Description This application is a divisional application of U.S. patent Ser. No. 10/726,828, filed Dec. 3, 2003, which is hereby incorporated by reference. The present disclosure relates generally to processor systems and, more particularly, to methods, apparatus, and articles of manufacture for performing calculations using reduced-width data. Algebraic and transcendental functions are fundamental in many fields of application. For example, the evaluation of trigonometric functions such as the sine and cosine functions is critical to the performance of many graphics applications. Traditional algebraic and/or transcendental function evaluation algorithms generally provide results having relatively high precision and accuracy ranging from approximately seven significant decimals (e.g., IEEE single precision floating point) to sixteen significant decimals (e.g., IEEE double precision floating point). Due to precision and accuracy requirements, traditional algebraic and/or transcendental function evaluation algorithms typically rely heavily on data memory accesses. Implementing these traditional algorithms often involves storing, in data memory, a value table containing pre-determined values such as, for example, pre-determined polynomial coefficient values. During runtime, execution of the traditional algorithms often requires multiple data memory accesses to retrieve the pre-determined values from the value table. The multiple data memory accesses impose a relatively large load on a data bus. Additionally, frequent accesses to data memory often leads to thrashing the data cache because each new data element retrieved from the data memory may be stored in the data cache thereby overwriting other data elements that may be required in a future retrieval. The traditional algorithms used to evaluate algebraic and transcendental functions are typically configured to be executed on desktop (e.g., PC) and workstation platforms. In general, executing the traditional algorithms on desktop and workstation platforms is not a problem because these platforms are typically configured to include relatively large main memories, data path widths, and data cache sizes. Therefore, the relatively large loads imposed on a data bus or data buses by the data memory accesses associated with these traditional algorithms typically have a relatively low impact on overall system performance. The need for precise and accurate evaluations of algebraic and transcendental functions exists beyond the desktop and workstation platforms. For example, the need to evaluate algebraic and transcendental functions also exists for mobile platforms such as those using mobile processors (e.g., the Intel® XScale® family of microprocessors). However, the traditional algebraic and/or transcendental function evaluation algorithms described above are generally unsuitable for execution on many mobile platforms. Data memory accesses required to retrieve pre-determined values from a value table often lead to low and unpredictable performance due to typical mobile platform processor characteristics such as, for example, reduced data path widths and data cache sizes. The reduced data path widths may require multiple accesses to retrieve a single pre-determined value that has a data width larger that the available data path width. In addition, the reduced data cache sizes result in the data cache being overwritten and/or filled almost entirely by newly retrieved data, thereby imposing the need to retrieve data from data memory more frequently. A value table containing pre-determined values may result in further drawbacks to a mobile platform. For example, the value table may be relatively large and require a significant amount of memory, thereby limiting the amount of memory available to applications and/or other processes of the mobile platform. Additionally, the value table may impose a large memory footprint requirement on the mobile platform, which may increase the size and cost of an overall mobile platform-based system design. In general, the methods described below may be used to evaluate functions that include transcendental functions, algebraic functions, and polynomials, which include approximating polynomials that approximate, for example, the transcendental functions and/or algebraic functions. Transcendental functions and algebraic functions are well known in the art and include, for example, sin(x), cos(x), square-root functions, etc. As described herein, reduced-width data is generally associated with numerical values that are represented using a reduced amount of data. For example, a 32-bit value may be rounded or truncated to generate a reduced-width value having sixteen bits. Additionally or alternatively, a 32-bit value may be split into a plurality of shorter reduced-width values such as, for example, two 16-bit values. Evaluating functions using reduced-width data provides substantial advantages over traditional function evaluation methods. For example, reduced-width data values may be stored within instructions in instruction memory during a compile phase, thereby reducing the number of accesses to data memory during a runtime phase. Reducing the number of data memory accesses increases the performance of a processor system (e.g., the processor system In general, instead of being stored in data memory, data values may be stored in instruction memory as immediate data values. For example, if an addition instruction adds two operands or data values during a runtime phase, at least one of the operands may be stored in the addition instruction as an immediate data value as long as the operand has a small enough value (i.e., the number of data bits representing the operand is small enough). Several processors available today such as, for example, the Intel® XScale® processor, enable immediate data values to be stored in instructions. Immediate data values are often restricted to short-width data values such as, for example, 8-bit values or 16-bit values. Instructions having immediate data values may be written, for example, in an assembly language instruction as shown below. -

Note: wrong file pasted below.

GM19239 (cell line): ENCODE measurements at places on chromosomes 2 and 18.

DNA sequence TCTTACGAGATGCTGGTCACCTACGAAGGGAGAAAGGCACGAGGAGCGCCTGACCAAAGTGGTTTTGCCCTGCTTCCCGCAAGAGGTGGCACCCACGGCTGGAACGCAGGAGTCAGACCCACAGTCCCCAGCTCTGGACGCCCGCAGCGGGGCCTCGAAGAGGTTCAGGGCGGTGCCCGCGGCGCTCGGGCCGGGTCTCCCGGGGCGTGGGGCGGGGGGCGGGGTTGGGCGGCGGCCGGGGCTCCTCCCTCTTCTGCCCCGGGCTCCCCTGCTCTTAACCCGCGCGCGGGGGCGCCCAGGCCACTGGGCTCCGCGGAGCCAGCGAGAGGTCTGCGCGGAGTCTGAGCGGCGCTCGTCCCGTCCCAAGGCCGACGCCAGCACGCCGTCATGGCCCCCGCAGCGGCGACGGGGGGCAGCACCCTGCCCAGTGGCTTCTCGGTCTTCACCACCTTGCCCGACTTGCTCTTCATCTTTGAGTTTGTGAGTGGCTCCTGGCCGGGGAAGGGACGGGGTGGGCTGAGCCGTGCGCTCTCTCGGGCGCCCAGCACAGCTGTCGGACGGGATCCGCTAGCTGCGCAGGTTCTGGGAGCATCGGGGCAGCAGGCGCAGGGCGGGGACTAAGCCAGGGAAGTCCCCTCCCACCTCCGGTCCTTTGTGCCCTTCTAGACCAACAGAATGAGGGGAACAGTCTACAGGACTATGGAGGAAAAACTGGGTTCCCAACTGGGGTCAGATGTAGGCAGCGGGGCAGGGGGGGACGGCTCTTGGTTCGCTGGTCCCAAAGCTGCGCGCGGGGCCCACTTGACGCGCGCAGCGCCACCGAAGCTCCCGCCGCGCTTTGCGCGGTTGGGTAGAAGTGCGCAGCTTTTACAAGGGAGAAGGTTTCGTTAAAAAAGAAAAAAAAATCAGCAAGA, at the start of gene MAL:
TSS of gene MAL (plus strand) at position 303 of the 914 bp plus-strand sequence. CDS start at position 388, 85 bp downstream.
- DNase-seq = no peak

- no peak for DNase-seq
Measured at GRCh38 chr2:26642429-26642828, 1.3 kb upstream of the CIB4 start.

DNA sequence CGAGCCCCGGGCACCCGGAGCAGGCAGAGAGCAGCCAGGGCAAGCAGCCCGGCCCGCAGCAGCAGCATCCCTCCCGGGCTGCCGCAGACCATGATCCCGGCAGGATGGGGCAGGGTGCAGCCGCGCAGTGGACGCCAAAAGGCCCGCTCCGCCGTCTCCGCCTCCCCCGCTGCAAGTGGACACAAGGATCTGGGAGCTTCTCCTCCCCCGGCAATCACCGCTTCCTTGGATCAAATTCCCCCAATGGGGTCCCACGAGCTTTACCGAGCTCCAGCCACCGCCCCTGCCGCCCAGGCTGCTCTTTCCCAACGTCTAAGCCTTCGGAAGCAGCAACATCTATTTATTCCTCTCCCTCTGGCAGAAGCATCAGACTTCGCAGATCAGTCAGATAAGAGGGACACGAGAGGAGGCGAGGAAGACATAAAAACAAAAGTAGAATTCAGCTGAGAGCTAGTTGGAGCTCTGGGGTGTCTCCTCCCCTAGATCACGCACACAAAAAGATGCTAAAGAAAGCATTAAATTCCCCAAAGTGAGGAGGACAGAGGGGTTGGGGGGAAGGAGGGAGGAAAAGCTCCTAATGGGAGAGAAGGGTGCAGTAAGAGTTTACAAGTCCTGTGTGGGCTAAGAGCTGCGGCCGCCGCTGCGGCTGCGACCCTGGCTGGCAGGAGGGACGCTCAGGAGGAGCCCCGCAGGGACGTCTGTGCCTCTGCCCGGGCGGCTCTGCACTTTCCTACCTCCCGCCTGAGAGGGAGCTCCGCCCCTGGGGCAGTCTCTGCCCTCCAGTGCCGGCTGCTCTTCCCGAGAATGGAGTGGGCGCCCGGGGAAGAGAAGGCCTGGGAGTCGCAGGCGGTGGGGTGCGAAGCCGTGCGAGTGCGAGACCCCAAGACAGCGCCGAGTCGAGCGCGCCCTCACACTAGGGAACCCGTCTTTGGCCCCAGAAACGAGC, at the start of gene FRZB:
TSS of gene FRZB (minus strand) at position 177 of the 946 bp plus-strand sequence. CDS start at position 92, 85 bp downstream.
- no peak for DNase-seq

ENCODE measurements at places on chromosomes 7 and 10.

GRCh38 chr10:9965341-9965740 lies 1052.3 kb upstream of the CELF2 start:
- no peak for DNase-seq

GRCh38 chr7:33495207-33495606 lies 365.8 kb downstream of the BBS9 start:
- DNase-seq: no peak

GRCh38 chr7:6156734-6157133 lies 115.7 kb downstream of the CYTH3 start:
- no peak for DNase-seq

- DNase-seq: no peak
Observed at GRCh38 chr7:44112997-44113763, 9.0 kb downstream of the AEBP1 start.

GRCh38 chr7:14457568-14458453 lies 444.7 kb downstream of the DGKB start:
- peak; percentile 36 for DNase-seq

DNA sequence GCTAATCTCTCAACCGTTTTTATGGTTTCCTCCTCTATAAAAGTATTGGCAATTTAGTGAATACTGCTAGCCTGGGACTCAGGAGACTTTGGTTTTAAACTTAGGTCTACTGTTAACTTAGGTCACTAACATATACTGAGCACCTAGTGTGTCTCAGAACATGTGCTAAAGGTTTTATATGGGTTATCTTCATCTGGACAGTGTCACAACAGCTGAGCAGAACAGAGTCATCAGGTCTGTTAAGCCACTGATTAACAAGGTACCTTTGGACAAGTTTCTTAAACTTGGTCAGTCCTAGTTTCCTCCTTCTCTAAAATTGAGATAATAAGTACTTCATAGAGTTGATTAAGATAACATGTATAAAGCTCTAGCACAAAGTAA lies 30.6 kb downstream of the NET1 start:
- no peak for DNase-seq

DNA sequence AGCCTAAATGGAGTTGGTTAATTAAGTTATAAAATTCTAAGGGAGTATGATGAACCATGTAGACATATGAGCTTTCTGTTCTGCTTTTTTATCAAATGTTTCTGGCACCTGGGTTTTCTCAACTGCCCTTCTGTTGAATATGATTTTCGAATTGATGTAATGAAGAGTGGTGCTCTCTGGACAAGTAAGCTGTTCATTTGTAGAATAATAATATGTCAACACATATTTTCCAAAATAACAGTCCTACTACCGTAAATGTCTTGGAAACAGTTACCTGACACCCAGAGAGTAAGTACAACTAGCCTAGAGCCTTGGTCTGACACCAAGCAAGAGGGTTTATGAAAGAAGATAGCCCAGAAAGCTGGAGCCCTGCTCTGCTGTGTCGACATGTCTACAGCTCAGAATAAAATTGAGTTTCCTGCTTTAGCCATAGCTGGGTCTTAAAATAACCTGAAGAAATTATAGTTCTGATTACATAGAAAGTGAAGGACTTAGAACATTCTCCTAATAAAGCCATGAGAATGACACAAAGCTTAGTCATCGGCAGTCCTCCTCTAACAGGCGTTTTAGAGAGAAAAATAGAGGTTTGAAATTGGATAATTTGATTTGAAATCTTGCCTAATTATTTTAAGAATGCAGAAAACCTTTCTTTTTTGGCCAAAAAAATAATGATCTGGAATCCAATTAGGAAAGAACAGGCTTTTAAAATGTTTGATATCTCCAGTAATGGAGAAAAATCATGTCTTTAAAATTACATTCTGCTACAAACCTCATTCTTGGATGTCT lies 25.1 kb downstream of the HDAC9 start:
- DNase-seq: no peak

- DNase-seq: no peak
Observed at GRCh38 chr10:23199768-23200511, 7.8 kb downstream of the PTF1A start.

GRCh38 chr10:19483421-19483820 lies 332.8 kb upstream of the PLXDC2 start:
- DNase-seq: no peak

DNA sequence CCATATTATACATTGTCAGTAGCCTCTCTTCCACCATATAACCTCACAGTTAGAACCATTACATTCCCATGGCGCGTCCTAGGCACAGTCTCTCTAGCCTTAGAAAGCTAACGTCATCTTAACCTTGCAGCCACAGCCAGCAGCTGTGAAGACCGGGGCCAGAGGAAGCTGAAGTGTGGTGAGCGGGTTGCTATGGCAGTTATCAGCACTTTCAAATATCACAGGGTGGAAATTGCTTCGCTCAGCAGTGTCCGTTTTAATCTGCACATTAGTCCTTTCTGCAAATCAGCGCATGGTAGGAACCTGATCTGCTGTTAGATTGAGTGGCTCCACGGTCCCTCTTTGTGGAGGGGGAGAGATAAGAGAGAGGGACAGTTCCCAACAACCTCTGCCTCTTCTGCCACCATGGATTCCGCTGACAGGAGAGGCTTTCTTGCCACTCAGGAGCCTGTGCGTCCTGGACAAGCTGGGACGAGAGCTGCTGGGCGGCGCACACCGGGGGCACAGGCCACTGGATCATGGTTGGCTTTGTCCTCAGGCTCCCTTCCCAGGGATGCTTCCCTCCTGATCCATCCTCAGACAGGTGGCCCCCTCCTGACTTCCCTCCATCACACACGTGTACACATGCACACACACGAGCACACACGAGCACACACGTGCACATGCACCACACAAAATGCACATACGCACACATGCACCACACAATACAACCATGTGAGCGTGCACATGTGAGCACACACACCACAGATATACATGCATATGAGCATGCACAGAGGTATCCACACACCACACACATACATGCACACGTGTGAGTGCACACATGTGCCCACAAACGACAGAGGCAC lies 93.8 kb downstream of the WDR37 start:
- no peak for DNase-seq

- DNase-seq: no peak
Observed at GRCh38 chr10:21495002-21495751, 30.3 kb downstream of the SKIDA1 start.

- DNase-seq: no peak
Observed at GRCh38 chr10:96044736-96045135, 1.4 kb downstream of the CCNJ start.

- ADD U, X, #166